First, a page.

(The 2021 New York Film Festival (or NYFF) is in its 59th iteration and runs September 24-October 10. Here, M.J. O’Toole gives a film review of Gaspar Noé’s Vortex. Like what you see here on Hammer to Nail? Why not give just $1.00 per month via Patreon to help keep us going?)
Gaspar Noé is one of cinema’s most prolific provocateurs, known for his innovative, but truly unsettling filmography. His 2002 film, Irreversible, is notoriously remembered as the highest walked-out-of film in Cannes history. But those who always expect to be shocked on some level by his films might find themselves surprised by the grounded-ness and sensitivity shown in the thoughtful, immersive, and heart-wrenching Vortex. Noé puts into focus heartbreaking tribulations as we are submerged into the final days of an elderly Parisian couple. The opening title “To all those whose minds will decompose before their hearts,” not only foreshadows what’s to come, but will weigh on you after you exit the theater.
A story shot in early 2021 and told almost entirely through split-screens, Vortex unveils the lives of the long-married, unnamed couple at the center, played by legendary Italian horror auteur Dario Argento and The Mother and The Whore star Françoise Lebrun, in slow-burn, real-time tension reminiscent of Chantal Akerman’s Jeanne Dielman. The film’s prologue is brief but lovely, where the couple toast to life on their apartment balcony overlooking the city. From there, through the use of split-screen, the different realities they live are explored from their claustrophobic apartment, to the streets of Paris below. In his first acting role, Argento portrays the husband with sensitivity and desperation in trying to care for his dementia-stricken wife despite being aware that there is no cure for her ailment. He is an aging film critic trying to write a book about films and dreams. In a heartfelt, nuanced performance, Lebrun is a retired psychiatrist who constantly loses track of where she is, and who she’s talking to. In a scene where the husband frantically finds his wife on the streets of Paris after she gets lost in a labyrinthian store, he scolds her for going out alone with her condition. This moment highlights his feelings of love, concern, and bitterness towards his wife amidst the inconveniences his wife’s illness causes him.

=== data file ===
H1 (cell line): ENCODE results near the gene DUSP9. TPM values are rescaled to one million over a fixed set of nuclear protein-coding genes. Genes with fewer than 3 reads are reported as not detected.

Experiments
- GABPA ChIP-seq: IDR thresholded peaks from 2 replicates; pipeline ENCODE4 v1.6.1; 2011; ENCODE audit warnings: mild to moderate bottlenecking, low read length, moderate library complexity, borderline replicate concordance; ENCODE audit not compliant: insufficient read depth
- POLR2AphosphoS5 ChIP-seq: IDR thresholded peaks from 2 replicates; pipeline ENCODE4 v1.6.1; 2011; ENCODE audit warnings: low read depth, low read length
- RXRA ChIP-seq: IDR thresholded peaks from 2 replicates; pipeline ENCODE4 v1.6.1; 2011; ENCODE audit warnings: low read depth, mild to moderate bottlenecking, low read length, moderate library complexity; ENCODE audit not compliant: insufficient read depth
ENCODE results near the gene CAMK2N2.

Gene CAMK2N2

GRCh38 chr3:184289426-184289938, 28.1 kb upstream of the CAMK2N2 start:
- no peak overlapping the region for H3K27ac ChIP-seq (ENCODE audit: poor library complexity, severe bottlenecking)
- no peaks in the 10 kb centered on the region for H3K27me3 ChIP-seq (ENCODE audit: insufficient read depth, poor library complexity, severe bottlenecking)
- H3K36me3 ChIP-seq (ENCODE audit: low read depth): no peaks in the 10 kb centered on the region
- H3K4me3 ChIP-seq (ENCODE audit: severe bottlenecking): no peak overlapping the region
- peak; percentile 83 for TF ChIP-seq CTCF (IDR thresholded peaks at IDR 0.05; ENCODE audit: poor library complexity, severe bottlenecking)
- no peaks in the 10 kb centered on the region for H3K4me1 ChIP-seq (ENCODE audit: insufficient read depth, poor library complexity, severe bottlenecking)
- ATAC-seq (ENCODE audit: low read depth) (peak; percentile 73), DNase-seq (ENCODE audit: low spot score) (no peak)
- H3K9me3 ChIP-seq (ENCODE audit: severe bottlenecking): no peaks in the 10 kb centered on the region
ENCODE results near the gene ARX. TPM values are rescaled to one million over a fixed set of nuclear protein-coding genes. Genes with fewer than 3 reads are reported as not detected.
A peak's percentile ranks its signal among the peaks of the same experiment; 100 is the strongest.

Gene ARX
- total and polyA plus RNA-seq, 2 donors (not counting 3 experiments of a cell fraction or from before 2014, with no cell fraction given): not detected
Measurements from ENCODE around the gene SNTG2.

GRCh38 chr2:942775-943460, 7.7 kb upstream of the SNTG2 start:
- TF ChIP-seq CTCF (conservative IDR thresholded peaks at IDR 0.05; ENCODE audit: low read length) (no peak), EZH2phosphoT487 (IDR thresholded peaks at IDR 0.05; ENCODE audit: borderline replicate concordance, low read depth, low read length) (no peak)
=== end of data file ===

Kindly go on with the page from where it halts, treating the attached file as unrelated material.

At times, their grown son Stephan (Alex Lutz) tries to lend them a hand despite his own personal struggles with substance abuse, and having to worry about his hyper toddler son (Kylian Dheret). He tries to convince his parents to move to an assisted living facility where they would have better care, but his father firmly refuses to abandon the home he and his wife shared for more than half their lives. In the midst of these grim circumstances, the husband repeatedly tries to contact his mistress for emotional support, to no avail. This is something Stephan seems to be aware of, but doesn’t condemn his father for. These may be the most pragmatic of Noé’s characters, as opposed to the protagonists in his past films who were led by their vices and toxic relationships.
With the use of split screen, the film presents the series of events that unfold in a way that acclimates the viewers to its natural surroundings, thanks in part to Benoît Debie’s cinematography. But watching them on the dueling frames invoke the atmosphere of anxiety that Noé expertly generates. One instance is an extended heart attack scene where one character stumbles from one room to the next wheezing intensely, while another character sleeps soundly unaware of what’s happening. Even when the wife “tidies up” her husband’s study (tearing up his work and throwing it out) while he obliviously showers, the split-screen technique keenly puts the two moments together in a suspenseful manner.
Even as we witness the slow descent of this couple, we cannot help but feel a sense of sorrow for them as we the viewer have been submerged into their world and gotten acquainted with their dim, book-filled apartment. In Vortex, Gaspar Noé succeeds in having events unfold in a vérité manner, and makes the experience even more immersive than his 2015 film Love (sorry folks, no close-up 3D ejaculation here). Cult cinema fans might be delightfully surprised at how Dario Argento presents himself as an actor, giving a fleshed-out performance as someone late in his life dealing with the pressures from both life at home and life at work. But it is Lubrun’s summoning of her character’s fear, confusion, and gentleness that makes her performance stand out more and make you believe this is real. And it likely will be for many of us at some point in life. In his most somber and restrained film yet, Noé reminds us that pain and suffering is within reach, if not inevitable. Vortex is a new achievement for Noé, and in a way, a striking expansion of his cinematic universe.
– M.J. O’Toole (@mj_otoole93)
2021 New York Film Festival; Gaspar Noé; Vortex film review